Mark Zuckerberg’s Meta has admitted that the world needs more academic research to better understand social media’s true impact on society, especially in the American context.
Reacting to a recent article in The Atlantic, titled “Why the Past 10 Years of American Life have Been Uniquely Stupid,” Meta said that while the article certainly raises valid questions about social media’s impact, “the preponderance of research tells a far more nuanced story and many of these questions lack clear answers”.
According to Pratiti Raychoudhury, Vice President, Head of Research, Meta, research shows that mainstream media plays a bigger role disseminating disinformation than popularly accepted.
“Polarisation is decreasing in parts of the world where social media use is rising. More and more research also discredits the idea that social media algorithms create an echo chamber that causes polarisation and political upheavals,” she countered.
For example, evidence simply does not support the idea that Facebook, or social media generally, is the primary cause of polarisation, she argued.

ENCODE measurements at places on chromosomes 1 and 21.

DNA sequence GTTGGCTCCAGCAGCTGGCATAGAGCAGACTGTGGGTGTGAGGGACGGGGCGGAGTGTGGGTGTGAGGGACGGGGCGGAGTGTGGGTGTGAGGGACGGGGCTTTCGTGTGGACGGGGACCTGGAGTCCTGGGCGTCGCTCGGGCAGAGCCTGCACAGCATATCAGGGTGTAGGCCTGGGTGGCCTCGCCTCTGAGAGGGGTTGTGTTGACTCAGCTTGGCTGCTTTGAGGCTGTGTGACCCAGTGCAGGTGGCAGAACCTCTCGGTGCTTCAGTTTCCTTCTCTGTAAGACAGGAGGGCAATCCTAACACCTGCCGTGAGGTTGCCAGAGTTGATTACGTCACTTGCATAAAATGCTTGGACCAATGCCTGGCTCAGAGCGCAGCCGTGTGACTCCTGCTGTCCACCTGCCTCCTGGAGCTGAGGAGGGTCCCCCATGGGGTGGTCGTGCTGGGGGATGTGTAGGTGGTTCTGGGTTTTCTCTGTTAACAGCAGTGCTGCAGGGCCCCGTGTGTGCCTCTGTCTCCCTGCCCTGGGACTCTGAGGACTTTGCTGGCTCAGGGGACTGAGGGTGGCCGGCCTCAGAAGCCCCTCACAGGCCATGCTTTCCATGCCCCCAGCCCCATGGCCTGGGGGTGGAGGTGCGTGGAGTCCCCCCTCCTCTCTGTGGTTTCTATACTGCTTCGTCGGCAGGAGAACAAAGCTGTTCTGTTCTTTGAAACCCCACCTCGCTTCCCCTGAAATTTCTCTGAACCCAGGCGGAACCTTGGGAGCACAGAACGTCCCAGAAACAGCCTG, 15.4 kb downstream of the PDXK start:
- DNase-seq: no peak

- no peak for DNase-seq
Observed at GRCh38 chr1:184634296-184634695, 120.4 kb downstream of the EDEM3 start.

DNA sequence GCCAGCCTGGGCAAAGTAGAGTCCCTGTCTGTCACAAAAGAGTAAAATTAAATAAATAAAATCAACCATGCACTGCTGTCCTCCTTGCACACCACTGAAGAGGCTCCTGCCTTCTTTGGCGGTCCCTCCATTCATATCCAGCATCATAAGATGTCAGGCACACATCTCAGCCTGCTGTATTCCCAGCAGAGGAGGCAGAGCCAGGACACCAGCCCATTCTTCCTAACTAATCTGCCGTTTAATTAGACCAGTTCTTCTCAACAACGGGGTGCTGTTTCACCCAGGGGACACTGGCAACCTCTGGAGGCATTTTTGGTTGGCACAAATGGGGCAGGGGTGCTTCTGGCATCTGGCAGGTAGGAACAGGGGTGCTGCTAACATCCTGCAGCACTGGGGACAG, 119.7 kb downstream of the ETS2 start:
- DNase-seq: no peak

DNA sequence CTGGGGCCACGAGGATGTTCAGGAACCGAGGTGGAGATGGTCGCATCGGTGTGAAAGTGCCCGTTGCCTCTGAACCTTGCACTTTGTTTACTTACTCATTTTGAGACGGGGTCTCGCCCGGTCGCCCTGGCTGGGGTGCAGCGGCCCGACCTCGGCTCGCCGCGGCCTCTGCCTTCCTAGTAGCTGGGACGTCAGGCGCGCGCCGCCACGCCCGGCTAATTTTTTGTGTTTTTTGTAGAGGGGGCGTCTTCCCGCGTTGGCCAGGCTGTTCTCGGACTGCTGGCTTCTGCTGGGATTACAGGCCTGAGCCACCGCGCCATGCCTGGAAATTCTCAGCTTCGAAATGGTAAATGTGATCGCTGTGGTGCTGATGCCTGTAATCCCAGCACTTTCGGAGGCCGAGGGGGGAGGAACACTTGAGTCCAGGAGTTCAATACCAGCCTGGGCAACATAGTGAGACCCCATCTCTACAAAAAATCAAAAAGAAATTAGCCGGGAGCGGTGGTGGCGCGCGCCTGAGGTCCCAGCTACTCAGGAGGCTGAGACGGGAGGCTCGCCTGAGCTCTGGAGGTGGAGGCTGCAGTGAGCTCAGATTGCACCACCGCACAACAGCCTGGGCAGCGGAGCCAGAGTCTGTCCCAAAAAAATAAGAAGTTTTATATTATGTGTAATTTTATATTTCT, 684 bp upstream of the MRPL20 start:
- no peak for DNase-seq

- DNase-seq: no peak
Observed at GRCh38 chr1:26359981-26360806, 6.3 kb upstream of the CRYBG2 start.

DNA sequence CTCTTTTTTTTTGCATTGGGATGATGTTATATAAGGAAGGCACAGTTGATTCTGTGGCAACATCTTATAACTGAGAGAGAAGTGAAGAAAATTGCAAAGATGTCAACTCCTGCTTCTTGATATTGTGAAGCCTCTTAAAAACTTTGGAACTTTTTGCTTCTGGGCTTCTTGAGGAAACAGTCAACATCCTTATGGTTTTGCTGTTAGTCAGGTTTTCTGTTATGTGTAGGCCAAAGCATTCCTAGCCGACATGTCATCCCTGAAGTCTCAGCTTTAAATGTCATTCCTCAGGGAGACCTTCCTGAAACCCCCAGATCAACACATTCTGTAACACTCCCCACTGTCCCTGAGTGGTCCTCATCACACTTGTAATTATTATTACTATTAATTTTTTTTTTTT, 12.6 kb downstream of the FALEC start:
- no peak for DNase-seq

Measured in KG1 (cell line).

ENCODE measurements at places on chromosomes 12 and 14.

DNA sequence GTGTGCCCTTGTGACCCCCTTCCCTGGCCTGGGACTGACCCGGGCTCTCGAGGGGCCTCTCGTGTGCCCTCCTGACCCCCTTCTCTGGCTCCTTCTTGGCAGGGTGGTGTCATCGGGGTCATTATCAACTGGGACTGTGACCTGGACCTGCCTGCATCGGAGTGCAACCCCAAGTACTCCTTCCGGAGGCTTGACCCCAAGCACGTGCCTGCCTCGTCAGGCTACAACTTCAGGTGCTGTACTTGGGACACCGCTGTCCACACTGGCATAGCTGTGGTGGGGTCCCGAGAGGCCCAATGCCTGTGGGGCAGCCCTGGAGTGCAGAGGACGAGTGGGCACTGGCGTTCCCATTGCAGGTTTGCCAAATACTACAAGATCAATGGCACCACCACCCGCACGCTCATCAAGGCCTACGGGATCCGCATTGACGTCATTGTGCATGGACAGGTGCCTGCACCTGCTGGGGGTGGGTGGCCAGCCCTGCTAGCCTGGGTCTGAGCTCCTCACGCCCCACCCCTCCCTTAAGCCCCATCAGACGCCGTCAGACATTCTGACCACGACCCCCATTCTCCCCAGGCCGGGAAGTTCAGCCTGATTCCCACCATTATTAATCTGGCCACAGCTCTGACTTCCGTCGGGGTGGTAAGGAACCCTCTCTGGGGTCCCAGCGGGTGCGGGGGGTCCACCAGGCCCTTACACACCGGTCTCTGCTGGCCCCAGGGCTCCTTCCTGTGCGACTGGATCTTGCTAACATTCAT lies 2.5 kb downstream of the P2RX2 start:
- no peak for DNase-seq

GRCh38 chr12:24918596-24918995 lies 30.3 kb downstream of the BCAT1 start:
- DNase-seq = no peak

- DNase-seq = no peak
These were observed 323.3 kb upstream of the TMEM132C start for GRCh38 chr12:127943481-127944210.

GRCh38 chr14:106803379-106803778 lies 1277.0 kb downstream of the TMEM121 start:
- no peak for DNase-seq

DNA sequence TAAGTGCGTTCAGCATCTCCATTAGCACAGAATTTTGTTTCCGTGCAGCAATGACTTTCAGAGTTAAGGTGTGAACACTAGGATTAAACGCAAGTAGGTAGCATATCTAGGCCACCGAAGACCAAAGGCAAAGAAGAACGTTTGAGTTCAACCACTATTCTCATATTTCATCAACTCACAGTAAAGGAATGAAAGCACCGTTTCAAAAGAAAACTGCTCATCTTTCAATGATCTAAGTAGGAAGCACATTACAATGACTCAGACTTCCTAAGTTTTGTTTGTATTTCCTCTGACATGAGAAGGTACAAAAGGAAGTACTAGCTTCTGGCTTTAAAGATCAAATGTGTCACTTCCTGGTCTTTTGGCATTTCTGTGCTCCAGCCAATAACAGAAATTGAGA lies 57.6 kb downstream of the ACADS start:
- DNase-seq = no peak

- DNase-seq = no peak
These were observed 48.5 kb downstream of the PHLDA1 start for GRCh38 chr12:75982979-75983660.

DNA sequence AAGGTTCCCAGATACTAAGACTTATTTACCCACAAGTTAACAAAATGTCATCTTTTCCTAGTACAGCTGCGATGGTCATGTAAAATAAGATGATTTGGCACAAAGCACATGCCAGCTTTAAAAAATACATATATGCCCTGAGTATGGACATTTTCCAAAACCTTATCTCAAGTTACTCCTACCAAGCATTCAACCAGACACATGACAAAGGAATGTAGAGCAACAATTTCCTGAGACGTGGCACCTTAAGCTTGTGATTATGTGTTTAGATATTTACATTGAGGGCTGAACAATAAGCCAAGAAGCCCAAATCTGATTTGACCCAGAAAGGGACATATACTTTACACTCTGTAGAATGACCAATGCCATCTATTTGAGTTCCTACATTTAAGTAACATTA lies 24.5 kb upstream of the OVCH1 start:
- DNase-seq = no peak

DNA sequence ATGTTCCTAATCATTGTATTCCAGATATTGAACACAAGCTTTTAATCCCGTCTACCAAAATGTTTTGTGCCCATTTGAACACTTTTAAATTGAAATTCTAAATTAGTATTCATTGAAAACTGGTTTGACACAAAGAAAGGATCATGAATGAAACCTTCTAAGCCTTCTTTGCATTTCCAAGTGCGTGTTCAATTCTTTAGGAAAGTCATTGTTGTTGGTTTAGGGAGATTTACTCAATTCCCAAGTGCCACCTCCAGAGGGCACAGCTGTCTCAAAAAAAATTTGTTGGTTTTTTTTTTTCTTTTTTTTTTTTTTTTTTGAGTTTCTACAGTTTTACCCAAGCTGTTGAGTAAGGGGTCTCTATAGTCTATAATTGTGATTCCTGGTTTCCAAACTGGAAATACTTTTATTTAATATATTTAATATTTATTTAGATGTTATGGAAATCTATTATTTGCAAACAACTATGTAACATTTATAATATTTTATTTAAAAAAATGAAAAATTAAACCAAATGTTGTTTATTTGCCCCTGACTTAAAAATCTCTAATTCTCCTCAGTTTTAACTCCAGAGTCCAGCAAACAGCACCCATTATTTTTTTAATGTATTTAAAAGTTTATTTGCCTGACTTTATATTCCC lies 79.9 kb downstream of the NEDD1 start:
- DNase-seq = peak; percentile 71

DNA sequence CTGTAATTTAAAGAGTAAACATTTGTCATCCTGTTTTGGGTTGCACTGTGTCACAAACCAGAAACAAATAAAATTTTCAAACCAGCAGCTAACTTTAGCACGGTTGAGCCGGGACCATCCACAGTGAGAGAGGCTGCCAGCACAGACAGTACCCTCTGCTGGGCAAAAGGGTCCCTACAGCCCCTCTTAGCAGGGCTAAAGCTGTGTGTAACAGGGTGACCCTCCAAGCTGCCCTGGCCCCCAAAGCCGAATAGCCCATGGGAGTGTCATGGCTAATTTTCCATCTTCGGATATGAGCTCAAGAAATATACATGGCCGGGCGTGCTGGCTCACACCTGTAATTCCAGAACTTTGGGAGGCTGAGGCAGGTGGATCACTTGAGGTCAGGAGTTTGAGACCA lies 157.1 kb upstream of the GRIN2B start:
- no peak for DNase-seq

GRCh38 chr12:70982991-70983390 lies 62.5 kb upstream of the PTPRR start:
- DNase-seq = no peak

“Research from Stanford last year looked in depth at trends in nine countries over 40 years, and found that in some countries polarisation was on the rise before Facebook even existed, and in others it has been decreasing while internet and Facebook use increased,” said the company.
There are also studies showing that mainstream media plays a bigger role in disseminating disinformation than popularly accepted.
Meta said that the strength of civic institutions has been declining long before social media was invented.
“We need more academic research to better understand social media’s true impact, especially on democracy in America. That is one of the reasons why Meta is investing in open research and transparency including the Facebook and Instagram Election Study,” said Raychoudhury.